In today's complex healthcare landscape, having a good understanding of health coverage and medical terminology is essential. One term that often comes up is copayment.
Whether you're dealing with insurance claims, visiting healthcare providers, or picking up prescription medications, copayments are an important factor to consider.
In this article, we'll take a closer look at what copayments are, how they fit into the broader picture of healthcare costs, and what you need to know about them as a patient or policyholder.
Takeaways from this blog post:
- Copayments are a form of cost sharing in healthcare where the patient pays a fixed amount for particular services or medications.
- Understanding copayments is essential for navigating healthcare costs and managing insurance claims.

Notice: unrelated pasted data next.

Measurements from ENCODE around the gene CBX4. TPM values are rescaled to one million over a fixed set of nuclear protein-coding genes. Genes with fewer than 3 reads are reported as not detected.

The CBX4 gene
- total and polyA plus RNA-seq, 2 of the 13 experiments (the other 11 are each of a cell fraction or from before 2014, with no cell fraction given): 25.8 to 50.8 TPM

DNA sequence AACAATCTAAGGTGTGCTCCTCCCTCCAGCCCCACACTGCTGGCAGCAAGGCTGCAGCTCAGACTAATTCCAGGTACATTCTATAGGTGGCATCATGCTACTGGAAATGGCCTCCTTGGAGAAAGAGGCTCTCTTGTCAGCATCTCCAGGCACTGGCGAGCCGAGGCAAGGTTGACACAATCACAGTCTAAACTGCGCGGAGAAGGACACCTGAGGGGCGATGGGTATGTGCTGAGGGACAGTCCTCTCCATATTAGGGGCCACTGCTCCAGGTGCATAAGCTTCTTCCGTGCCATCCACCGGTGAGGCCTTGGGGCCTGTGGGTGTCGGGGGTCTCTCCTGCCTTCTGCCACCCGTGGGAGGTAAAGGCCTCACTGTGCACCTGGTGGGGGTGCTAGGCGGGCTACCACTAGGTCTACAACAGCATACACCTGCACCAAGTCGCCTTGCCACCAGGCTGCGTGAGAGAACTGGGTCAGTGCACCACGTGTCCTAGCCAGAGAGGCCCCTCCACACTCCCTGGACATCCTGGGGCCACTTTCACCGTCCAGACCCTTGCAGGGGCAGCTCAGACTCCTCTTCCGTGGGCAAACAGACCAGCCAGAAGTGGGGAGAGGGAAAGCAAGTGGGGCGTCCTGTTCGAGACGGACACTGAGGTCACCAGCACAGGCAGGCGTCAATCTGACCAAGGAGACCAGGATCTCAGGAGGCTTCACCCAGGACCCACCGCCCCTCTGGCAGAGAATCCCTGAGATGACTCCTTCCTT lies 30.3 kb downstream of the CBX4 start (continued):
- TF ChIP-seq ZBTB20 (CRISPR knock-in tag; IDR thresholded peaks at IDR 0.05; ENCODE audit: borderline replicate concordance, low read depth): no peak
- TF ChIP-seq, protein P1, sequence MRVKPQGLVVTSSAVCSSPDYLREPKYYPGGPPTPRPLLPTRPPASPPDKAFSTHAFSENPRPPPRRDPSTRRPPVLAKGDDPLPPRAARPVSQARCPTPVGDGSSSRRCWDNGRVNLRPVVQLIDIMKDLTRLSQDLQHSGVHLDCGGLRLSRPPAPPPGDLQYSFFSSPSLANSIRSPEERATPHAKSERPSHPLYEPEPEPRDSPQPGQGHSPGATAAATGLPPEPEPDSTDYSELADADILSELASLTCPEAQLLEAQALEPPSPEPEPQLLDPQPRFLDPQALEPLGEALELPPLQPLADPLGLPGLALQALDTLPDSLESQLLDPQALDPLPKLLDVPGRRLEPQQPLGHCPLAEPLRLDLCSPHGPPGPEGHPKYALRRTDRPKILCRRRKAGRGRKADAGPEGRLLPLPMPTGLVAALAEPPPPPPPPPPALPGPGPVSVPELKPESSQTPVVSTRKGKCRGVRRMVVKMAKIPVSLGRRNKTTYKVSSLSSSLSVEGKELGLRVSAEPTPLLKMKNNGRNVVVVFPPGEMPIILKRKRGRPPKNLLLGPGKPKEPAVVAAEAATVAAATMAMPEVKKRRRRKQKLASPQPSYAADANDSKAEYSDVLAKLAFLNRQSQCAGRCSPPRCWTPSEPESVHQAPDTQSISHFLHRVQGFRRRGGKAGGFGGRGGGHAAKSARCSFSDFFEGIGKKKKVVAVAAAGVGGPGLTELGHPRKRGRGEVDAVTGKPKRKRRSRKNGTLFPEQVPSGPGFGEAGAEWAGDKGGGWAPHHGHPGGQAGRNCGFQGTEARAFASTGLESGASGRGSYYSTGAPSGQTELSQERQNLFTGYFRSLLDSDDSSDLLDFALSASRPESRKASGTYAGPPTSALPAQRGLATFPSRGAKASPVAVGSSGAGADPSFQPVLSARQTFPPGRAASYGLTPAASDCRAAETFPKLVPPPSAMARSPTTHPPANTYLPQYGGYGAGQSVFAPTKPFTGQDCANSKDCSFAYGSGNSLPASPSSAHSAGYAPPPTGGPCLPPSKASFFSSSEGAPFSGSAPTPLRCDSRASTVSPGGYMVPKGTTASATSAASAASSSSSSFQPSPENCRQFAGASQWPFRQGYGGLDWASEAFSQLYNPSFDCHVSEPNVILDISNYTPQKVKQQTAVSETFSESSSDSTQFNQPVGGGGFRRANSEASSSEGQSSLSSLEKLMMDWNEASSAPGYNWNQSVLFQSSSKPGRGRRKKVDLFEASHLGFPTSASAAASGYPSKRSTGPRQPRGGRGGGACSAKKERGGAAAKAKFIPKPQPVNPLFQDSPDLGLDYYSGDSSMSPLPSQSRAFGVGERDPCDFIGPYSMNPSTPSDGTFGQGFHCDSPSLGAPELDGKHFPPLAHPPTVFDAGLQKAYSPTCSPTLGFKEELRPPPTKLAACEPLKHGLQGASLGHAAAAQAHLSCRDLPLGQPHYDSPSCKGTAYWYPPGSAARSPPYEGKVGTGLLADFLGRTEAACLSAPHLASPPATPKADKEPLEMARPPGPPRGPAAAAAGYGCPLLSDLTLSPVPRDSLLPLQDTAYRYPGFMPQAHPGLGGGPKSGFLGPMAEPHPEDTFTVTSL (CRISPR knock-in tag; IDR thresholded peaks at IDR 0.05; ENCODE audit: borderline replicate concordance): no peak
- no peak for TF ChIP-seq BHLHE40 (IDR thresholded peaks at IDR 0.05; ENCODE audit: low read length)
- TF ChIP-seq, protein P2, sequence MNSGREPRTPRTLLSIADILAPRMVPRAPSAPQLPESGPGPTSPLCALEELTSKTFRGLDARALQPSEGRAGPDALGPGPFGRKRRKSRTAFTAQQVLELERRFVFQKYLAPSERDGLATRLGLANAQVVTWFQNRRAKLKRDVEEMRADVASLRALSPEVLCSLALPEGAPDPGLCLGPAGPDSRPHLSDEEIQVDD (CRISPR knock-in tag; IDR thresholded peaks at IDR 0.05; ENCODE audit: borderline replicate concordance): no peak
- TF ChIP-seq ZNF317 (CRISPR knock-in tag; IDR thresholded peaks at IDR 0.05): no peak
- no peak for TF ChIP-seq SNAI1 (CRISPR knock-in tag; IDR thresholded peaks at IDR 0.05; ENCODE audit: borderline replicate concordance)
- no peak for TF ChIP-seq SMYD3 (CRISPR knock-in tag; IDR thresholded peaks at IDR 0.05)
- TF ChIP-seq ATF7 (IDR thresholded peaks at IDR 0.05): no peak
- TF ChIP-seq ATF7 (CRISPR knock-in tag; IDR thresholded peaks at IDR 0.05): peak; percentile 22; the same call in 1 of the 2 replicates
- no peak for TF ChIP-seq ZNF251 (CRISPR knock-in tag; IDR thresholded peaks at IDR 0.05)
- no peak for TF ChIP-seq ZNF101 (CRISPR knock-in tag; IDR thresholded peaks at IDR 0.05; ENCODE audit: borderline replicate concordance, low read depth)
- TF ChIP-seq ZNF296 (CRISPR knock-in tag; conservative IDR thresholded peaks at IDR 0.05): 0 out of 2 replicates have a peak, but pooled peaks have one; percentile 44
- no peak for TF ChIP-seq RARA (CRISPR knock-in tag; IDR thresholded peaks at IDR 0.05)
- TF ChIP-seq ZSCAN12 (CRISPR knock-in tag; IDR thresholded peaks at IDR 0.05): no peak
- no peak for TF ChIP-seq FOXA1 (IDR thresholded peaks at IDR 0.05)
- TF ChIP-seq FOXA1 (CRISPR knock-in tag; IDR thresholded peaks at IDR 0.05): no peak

- Common covered medical services, such as visits to specialists or prescriptions, often have copays.
Definition of a copayment
A copayment, also known as a copay, is a fixed amount (such as $20) that an individual must pay for covered healthcare services at the time of service or purchase. Copayments are a form of cost-sharing between the individual and their insurance provider, with the insurance company covering the remaining cost of the service. The copayment amount varies depending on your insurance policy and the specific medical care service you receive.
Copayments are often confused with coinsurance and deductibles, but they’re different. They represent a set dollar amount an individual incurs for each healthcare service rather than a percentage of the total cost of a service (coinsurance) or a set amount you must pay out-of-pocket for the year before insurance coverage kicks in (annual deductible).
Both individual health plans from the federal and state exchanges and group health insurance plans can have copays.
When do I have to pay a copay?
Common medical services that may require a copay include the following: